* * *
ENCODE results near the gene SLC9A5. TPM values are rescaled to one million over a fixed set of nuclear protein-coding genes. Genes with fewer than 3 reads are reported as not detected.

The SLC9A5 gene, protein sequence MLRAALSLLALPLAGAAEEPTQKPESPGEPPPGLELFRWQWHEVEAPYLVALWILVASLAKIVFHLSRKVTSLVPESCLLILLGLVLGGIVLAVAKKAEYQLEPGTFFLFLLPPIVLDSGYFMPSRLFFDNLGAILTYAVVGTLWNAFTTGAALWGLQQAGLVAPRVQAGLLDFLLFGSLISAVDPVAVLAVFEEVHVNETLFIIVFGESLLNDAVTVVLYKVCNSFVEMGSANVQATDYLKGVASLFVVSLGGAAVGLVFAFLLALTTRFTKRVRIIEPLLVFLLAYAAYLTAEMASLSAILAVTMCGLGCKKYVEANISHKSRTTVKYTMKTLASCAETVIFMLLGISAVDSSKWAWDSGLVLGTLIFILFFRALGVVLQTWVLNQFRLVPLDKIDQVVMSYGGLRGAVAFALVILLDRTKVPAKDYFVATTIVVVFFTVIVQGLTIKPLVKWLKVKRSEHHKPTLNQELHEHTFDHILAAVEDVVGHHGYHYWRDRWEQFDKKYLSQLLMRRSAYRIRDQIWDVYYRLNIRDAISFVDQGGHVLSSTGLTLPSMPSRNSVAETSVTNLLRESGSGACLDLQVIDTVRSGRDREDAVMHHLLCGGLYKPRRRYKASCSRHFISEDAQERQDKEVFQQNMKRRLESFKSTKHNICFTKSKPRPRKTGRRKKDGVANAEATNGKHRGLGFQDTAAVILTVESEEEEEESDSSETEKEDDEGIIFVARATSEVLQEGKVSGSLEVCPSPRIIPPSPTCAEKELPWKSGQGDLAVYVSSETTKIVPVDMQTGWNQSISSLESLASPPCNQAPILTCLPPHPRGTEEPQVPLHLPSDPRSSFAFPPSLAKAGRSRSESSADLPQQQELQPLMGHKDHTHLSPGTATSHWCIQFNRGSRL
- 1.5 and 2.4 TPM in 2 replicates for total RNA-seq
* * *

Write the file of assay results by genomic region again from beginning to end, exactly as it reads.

ENCODE results near the gene SLC9A5. TPM values are rescaled to one million over a fixed set of nuclear protein-coding genes. Genes with fewer than 3 reads are reported as not detected.

The SLC9A5 gene, protein sequence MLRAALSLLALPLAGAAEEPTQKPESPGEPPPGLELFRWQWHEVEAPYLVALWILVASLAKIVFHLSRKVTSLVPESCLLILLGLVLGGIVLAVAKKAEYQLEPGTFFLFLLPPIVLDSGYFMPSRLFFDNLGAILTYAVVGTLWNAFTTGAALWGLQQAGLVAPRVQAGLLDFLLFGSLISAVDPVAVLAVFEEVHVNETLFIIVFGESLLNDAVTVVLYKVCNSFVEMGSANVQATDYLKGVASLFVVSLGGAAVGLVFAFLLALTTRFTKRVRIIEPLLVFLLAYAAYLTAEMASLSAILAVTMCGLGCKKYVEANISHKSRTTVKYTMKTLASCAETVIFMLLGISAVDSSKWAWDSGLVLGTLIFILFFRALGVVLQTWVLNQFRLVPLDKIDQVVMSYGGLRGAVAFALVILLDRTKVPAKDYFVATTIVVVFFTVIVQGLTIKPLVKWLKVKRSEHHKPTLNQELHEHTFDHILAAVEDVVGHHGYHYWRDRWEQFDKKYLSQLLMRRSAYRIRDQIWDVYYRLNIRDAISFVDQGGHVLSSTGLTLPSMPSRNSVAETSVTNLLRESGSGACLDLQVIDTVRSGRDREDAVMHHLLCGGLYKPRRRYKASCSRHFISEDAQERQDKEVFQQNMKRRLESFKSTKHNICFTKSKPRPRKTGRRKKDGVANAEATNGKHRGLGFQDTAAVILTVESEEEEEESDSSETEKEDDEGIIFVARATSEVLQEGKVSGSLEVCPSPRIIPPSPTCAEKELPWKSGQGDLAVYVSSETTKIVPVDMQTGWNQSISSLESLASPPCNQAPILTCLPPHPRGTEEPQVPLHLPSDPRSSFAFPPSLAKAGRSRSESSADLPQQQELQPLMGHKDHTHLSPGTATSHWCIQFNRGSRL
- 1.5 and 2.4 TPM in 2 replicates for total RNA-seq